An exchange rate is the price of one currency in terms of another – in other words, the purchasing power of one currency against another.
Currencies are traded in foreign exchange markets and the volume of money bought and sold is huge! Daily foreign exchange market turnover averages over $4 trillion
Exchange rates are an important instrument of monetary policy – a growing number of countries are intervening in currency markets as part of their economic strategies
Measuring the exchange rate
Exchange rates are expressed in various ways:
- Spot Exchange Rate – the spot rate is the rate for a currency at today’s market prices
- Forward Exchange Rate – a forward rate involves the delivery of currency at a specified time in the future at an agreed rate. Companies wanting to reduce risks from exchange rate volatility can buy their currency ‘forward’ on the market
- Bi-lateral Exchange Rate – the rate at which one currency can be traded against another. Examples include: $/DM, Sterling/US Dollar, $/YEN or Sterling/Euro
- Effective Exchange Rate Index (EER) – a weighted index of sterling’s value against a basket of currencies the weights are based on the importance of trade between the UK and each country.
- Real Exchange Rate – this is the ratio of domestic price indices between two countries. A rise in the real exchange rate implies a worsening of competitiveness for a country
Factors affect the value of a nation’s currency?
- In floating exchange rate systems, the market value of a currency is determined by the demand for and supply of a currency
- Most currency dealing is speculative but trade and investment decisions also have a role to play
Some of the key factors that can affect a currency are as follows:
(1) Trade balances – countries that have strong trade and current account surpluses tend (ceteris paribus) to see their currencies appreciate as money flows into the circular flow from exports of goods and services and from investment income. This increases the demand for a currency and brings about an appreciation in its value. Persistent trade deficits can lead to currency depreciation.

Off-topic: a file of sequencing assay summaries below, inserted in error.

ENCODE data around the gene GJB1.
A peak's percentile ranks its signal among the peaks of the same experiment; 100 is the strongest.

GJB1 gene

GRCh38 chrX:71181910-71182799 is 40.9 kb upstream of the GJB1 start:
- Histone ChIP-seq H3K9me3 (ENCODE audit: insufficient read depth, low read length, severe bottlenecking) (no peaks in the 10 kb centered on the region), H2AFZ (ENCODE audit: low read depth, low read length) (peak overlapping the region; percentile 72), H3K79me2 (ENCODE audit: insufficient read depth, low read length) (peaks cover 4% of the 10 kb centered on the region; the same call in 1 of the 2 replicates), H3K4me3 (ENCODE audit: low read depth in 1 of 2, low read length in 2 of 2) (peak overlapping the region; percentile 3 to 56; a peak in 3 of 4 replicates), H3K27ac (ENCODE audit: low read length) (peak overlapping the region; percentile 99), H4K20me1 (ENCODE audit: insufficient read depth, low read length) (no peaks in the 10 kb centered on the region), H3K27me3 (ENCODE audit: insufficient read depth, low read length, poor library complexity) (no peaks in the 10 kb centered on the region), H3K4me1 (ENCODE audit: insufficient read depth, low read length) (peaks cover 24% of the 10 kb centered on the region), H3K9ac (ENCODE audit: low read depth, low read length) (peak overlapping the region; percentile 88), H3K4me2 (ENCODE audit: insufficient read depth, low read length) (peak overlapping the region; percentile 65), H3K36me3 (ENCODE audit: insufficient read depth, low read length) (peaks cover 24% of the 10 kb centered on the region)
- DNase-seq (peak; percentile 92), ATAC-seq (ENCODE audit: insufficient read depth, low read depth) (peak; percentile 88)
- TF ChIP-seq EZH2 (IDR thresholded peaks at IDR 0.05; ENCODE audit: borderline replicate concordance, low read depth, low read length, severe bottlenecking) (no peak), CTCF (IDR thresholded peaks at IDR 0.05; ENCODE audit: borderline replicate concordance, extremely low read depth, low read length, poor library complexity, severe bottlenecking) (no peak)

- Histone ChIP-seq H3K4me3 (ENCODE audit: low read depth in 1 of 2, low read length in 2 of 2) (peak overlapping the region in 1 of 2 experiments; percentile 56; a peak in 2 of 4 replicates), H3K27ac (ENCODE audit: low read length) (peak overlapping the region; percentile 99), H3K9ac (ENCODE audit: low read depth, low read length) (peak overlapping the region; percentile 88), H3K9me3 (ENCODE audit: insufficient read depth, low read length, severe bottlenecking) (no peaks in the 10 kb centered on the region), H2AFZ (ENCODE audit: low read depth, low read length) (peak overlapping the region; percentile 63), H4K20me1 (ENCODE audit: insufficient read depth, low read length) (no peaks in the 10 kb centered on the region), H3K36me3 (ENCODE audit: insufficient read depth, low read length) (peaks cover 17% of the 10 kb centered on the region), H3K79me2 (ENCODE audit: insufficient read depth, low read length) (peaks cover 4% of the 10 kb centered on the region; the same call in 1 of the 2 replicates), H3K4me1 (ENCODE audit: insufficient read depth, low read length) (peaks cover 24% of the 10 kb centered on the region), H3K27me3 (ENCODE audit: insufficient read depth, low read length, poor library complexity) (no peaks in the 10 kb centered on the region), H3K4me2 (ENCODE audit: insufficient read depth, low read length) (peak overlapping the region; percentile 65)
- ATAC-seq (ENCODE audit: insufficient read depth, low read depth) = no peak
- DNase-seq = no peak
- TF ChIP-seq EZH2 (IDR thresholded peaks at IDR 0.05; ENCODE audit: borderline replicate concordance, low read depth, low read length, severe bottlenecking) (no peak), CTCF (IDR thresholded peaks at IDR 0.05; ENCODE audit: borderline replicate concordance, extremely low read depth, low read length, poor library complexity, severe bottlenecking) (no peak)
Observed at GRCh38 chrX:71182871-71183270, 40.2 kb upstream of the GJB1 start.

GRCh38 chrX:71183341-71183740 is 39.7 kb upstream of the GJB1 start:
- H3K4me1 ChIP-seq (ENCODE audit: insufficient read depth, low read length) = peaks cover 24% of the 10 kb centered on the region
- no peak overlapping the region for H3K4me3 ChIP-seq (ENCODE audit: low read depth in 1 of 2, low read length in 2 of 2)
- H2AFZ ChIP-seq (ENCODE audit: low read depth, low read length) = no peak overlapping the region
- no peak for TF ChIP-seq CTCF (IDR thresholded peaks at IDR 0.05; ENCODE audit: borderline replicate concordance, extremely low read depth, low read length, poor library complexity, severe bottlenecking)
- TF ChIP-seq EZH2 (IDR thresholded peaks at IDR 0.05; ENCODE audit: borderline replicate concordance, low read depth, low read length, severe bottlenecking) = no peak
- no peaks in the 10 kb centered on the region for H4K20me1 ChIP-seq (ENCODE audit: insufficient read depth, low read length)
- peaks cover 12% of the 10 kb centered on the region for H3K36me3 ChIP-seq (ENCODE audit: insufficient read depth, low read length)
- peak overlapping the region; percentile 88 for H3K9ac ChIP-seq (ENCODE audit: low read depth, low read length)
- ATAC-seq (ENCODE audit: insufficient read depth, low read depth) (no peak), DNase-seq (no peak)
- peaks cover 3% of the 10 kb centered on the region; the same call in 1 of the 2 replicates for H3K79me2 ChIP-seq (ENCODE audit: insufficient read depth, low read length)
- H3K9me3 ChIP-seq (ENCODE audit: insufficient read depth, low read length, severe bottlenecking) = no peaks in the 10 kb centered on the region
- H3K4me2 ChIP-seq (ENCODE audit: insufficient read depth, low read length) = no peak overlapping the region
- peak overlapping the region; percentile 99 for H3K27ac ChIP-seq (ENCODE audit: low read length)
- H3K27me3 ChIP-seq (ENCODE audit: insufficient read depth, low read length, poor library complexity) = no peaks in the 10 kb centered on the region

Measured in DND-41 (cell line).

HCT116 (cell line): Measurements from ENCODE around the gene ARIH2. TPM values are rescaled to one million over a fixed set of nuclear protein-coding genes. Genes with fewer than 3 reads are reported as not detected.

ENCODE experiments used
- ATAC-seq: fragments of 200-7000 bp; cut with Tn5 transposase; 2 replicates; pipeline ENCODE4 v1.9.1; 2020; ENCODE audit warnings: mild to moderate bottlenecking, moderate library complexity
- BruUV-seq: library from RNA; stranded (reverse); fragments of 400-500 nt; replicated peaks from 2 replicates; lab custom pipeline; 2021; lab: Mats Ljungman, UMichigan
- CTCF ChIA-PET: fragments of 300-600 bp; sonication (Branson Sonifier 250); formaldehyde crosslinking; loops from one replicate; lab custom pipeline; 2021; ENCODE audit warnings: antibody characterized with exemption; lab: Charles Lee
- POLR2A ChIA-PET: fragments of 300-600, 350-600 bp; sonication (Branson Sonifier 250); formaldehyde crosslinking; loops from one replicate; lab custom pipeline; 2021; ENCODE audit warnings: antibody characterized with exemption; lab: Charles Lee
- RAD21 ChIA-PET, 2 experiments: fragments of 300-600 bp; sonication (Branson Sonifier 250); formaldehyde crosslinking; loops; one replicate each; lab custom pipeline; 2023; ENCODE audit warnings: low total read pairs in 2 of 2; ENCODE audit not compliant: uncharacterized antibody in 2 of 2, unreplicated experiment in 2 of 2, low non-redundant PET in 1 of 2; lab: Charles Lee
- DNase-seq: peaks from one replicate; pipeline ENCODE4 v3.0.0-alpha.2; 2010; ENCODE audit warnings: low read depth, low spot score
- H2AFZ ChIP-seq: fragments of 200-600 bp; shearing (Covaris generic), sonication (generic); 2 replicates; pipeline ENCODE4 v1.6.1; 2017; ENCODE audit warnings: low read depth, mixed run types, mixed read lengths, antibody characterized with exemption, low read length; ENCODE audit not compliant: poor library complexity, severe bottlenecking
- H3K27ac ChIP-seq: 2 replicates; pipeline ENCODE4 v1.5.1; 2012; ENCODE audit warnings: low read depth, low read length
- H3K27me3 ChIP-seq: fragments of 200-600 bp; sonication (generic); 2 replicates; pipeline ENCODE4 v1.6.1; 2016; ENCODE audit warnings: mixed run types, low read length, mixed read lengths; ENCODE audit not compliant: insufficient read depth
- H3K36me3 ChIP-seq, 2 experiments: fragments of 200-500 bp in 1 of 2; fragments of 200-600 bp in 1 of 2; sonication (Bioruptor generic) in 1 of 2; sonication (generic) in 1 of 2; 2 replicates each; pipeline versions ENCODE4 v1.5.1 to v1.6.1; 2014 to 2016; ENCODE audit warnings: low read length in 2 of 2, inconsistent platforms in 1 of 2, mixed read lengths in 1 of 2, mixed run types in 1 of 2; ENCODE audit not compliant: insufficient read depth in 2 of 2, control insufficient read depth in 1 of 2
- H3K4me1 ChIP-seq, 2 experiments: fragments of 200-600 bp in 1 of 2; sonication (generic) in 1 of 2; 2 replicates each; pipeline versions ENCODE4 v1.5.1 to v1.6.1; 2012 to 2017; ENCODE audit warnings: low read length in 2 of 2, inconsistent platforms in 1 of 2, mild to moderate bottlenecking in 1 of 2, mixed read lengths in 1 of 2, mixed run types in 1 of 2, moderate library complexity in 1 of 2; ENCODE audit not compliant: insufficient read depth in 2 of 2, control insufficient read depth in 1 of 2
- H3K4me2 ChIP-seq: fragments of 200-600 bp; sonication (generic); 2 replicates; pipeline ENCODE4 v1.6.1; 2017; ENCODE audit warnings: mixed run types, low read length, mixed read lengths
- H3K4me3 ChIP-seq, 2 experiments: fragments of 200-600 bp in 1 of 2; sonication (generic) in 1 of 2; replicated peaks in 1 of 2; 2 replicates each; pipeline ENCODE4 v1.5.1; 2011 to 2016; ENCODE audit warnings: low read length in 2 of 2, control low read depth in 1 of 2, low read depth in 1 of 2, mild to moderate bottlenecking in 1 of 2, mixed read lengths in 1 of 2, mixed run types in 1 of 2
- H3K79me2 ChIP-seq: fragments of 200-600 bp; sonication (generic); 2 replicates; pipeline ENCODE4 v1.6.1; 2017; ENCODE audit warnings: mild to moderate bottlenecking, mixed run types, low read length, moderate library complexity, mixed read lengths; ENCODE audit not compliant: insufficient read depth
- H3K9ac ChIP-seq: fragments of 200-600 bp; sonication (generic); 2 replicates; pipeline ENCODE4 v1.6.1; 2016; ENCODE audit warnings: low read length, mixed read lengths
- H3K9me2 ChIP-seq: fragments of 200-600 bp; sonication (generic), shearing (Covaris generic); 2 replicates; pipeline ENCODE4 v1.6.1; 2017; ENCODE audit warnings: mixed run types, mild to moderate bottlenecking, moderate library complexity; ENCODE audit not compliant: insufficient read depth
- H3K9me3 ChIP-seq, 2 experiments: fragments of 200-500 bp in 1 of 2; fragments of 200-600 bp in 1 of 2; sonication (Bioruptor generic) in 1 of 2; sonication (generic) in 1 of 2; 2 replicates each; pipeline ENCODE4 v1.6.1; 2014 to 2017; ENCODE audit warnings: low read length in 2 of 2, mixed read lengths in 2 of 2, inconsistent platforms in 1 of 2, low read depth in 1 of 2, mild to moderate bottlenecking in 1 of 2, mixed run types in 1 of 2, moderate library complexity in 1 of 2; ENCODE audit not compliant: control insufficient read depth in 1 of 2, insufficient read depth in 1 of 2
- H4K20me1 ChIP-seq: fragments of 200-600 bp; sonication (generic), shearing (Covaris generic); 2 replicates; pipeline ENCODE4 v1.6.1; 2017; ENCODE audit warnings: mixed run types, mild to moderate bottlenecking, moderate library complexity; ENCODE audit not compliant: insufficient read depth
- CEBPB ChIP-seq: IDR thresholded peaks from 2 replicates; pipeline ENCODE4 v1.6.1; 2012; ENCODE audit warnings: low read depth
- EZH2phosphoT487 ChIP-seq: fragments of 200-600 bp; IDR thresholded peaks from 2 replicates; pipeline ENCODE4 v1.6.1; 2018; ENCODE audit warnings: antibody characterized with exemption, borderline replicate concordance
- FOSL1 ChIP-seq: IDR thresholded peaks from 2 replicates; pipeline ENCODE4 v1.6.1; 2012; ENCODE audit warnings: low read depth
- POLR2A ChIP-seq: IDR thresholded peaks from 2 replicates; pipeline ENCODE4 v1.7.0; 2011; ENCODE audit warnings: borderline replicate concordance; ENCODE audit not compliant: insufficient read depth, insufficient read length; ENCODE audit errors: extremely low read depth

(2)Foreign direct investment (FDI) – an economy that attracts high net inflows of capital investment from overseas will see an increase in currency demand and a rising exchange rate.
(3) Portfolio investment – much currency trading is used to finance cross-border portfolio investment, for example investors putting their funds into stocks and shares, government bonds and property. Strong inflows of portfolio investment from overseas can cause a currency to appreciate
(4) Interest rate differentials – if a country’s interest rates are higher than rates on offer in other countries then ceteris paribus we expect to see an inflow of currency into banks and other financial institutions. The higher the interest rate differential, the greater is the incentive for funds to flow across international boundaries and into the economy with the higher interest rates. Countries offering high interest rates can expect to see ‘hot money’ flowing across the currency markets and causing an appreciation of the exchange rate.
There are inevitable risks in shifting funds across international markets. What might happen to the currency if you leave $200,000 worth of cash in a UK bank account?
What happens to the value of your investment if sterling depreciates against the US dollar? What are the risks in exchanging a similar value of US dollars and putting it into the UK stock market or into government bonds? Investors often consider the risk-adjusted relative rate of return from different financial investments